'Women of L.A.' Earns a Shaming From Hollywood's Comedy Scene
The video is going viral and earned the approval of Ashton Kutcher -- but many aren't laughing.
If comedian DJ Lubel was hoping to get Hollywood's attention, he's succeeded with his latest song parody, "The Women of L.A." The video -- a dweeb's lament at how hard it is to get the shallow women living in Los Angeles to sleep with him -- has racked up nearly 500,000 hits in the 24 hours since it went up on YouTube.
Some of it is positive attention -- most notably from Ashton Kutcher, who tweeted a link to it with a simple, "Lolz." Jon Hurwitz, who wrote Harold & Kumar Go to White Castle, liked it, too, telling Lubel: "Excellent work as usual, my friend. You preach the truth."
Elsewhere, however -- particularly among the members of the alt-comedy subculture of which Los Angeles is an epicenter -- "Women of L.A." is getting harsh reviews. Outraged professional comics and pop culture critics say Lubel's attempts at parodying well-worn stereotypes come off as misogynist, hackneyed, and, most of all, painfully unfunny.
Christine Nangle, a former writer on Saturday Night Live, suggests on Twitter that people "ignore it completely." Ed Lee, a comedy writer who has worked on Are You There, Chelsea?, writes, "Someone just played that 'Women of LA' video near me but it's okay, they're dead and in hell now." Tim Neenan, an L.A. comic and actor who has appeared on Newsreaders, was similarly undiplomatic in his assessment, tweeting, "That 'Women of LA' video drops a lot of truth bombs, like that it's hard to f--- women if you're a potato-shaped misogynist.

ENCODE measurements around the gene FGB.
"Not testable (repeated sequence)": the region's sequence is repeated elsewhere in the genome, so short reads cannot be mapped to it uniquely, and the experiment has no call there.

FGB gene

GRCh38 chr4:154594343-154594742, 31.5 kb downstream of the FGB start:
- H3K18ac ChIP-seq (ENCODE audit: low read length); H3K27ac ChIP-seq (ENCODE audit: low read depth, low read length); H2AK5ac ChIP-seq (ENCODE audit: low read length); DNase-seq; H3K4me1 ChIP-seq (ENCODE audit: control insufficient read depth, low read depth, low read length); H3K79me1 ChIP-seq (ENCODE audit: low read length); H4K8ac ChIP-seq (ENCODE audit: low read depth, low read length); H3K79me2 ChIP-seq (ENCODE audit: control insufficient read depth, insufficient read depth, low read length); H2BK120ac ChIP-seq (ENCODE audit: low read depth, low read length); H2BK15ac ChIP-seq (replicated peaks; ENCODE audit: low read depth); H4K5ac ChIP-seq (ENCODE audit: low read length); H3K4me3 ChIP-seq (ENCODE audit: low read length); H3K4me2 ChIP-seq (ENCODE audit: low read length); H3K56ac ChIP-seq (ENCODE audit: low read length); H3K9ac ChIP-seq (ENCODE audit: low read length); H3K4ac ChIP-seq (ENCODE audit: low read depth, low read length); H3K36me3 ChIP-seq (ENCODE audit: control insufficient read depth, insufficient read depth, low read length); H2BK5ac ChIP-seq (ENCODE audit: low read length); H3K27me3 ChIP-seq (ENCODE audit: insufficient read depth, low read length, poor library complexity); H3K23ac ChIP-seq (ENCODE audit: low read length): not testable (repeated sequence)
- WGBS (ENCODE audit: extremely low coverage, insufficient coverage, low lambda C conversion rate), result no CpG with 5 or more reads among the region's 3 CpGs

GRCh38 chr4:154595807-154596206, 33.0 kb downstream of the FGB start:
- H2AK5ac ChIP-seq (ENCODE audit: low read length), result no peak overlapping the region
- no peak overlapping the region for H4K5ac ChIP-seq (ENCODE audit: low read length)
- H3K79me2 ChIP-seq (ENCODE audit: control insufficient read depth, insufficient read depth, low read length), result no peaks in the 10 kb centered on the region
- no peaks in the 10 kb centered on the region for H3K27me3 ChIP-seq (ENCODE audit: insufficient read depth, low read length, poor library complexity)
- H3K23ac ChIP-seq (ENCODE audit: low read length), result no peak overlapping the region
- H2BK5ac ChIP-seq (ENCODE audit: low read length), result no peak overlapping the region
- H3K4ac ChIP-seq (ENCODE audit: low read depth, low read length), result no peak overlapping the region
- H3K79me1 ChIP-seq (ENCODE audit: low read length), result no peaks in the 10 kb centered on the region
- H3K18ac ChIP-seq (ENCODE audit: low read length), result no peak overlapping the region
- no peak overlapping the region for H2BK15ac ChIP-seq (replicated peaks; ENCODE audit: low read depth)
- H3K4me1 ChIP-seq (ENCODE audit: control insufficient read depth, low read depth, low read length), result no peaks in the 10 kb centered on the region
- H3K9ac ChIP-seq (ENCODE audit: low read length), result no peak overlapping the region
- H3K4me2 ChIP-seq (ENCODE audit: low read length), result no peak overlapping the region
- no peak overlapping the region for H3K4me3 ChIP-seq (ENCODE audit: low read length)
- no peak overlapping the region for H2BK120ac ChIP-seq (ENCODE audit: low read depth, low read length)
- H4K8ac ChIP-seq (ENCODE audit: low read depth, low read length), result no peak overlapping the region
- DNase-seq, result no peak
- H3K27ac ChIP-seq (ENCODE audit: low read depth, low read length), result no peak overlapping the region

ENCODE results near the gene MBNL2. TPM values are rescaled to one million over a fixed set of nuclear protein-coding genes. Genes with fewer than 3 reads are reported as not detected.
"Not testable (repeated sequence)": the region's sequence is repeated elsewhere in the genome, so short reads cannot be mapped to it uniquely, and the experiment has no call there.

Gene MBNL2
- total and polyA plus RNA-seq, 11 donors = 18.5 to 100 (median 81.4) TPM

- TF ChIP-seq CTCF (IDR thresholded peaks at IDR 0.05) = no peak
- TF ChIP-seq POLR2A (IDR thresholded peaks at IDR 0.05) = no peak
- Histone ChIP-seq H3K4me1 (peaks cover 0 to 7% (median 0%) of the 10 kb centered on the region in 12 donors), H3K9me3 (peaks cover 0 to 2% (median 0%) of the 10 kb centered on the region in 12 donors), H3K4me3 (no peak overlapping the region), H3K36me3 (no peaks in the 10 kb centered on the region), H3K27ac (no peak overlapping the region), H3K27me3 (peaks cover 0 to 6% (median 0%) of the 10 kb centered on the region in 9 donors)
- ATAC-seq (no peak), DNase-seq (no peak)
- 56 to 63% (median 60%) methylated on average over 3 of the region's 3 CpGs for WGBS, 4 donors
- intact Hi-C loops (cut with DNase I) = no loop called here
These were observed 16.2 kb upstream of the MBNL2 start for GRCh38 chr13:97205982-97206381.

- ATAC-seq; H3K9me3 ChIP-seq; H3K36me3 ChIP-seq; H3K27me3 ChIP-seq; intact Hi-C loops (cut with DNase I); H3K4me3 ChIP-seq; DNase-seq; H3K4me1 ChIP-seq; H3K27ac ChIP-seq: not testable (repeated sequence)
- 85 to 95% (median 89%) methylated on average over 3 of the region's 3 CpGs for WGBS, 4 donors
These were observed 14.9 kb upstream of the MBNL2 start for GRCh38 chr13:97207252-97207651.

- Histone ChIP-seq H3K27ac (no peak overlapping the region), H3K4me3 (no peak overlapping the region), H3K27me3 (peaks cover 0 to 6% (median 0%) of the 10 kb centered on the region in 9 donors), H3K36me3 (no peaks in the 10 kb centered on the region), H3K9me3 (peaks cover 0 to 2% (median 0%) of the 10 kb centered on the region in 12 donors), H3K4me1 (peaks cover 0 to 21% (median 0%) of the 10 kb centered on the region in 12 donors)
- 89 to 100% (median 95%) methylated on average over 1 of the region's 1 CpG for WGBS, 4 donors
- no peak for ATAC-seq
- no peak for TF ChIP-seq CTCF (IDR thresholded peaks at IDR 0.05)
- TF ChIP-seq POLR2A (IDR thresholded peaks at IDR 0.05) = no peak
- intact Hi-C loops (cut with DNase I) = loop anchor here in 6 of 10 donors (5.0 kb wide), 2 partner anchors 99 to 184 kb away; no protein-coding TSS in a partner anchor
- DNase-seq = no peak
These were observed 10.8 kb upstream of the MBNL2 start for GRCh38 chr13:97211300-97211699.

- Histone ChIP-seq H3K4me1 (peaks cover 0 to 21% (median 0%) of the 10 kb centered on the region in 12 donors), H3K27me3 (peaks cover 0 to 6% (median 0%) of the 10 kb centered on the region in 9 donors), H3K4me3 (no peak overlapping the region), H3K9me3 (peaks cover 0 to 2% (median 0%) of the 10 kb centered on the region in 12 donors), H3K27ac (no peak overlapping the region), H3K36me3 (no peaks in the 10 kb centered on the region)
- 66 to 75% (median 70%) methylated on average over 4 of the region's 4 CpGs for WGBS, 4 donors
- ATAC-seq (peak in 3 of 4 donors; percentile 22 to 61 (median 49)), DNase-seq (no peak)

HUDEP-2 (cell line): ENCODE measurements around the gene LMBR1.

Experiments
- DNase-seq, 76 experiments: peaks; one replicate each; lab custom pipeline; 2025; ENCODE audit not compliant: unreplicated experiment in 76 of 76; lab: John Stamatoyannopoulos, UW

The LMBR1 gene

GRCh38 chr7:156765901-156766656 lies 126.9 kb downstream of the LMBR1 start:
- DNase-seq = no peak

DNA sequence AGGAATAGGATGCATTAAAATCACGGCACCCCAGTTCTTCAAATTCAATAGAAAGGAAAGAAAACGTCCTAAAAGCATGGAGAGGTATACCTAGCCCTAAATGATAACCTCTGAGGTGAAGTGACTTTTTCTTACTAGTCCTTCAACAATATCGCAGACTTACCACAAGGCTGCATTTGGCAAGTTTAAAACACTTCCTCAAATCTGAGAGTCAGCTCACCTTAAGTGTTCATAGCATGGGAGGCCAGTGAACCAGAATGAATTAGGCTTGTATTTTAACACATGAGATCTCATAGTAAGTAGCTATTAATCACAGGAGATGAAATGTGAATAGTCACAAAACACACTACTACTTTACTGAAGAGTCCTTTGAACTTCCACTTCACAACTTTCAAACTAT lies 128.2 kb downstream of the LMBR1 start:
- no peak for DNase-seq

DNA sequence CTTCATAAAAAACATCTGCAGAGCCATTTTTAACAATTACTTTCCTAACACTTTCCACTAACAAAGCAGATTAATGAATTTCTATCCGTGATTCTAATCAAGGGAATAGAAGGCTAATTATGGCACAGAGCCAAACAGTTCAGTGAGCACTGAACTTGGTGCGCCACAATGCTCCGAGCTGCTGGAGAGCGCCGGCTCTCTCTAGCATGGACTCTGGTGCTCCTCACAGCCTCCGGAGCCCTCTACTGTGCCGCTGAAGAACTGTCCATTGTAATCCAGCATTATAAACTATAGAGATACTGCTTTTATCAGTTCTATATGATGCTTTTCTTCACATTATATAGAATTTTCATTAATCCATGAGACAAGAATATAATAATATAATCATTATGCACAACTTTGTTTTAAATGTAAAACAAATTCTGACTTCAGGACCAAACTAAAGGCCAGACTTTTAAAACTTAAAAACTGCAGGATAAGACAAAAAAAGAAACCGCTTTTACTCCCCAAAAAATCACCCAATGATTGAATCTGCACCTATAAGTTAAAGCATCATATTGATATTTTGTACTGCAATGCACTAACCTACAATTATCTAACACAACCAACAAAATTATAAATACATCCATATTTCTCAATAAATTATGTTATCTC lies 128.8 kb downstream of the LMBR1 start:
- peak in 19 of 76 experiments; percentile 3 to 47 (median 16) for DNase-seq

Erin Gibson, an L.A.-based improv comedian and actor, went further than the 140-character confines of Twitter, penning a frame-by-frame analysis of the video for a blog post that's being circulated rapidly among comedians like Patton Oswalt.
She takes issue with the song's attitudes toward sexual orientation (the women who reject him send him to have sex at a gay bar), race (Persian women are depicted with flowing armpit hair), body types (women in the Valley are overweight), as well as its casual references to how the women of L.A. somehow manage to both do lots of drugs ("We breathe coke, you're a joke," goes one lyric) and refuse to drink enough alcohol to submit to sex -- what Gibson considers a rape joke.
"I'm sure DJ Lubel didn't set out to make something misogynistic," she writes. "This is what makes it so horrifying. He doesn’t even know what he’s doing. It’s the attitude of 'I’m a guy, how dare these women reject me!?,' implying that women are here to serve men, despite how women feel."
Lubel, for his part, defends the song by saying that he gets skewered in it as hard as any of his female targets.
"This is a song about sexual frustration in Los Angeles when you look like Jon Lovitz got butt-f---ed by Andy Dick," he told What's Trending on Wednesday.
Lubel isn't quite the West Coast newbie his song would make him out to be. He's lived in Los Angeles for several years, and had viral hits before, including 2009's "Wrong Hole," a song about anal sex. The video, which features Scott Baio, has close to 7 million hits on YouTube -- enough to suggest there will always be an audience for the brand of comedy Lubel specializes in, regardless of how it's received by his peers.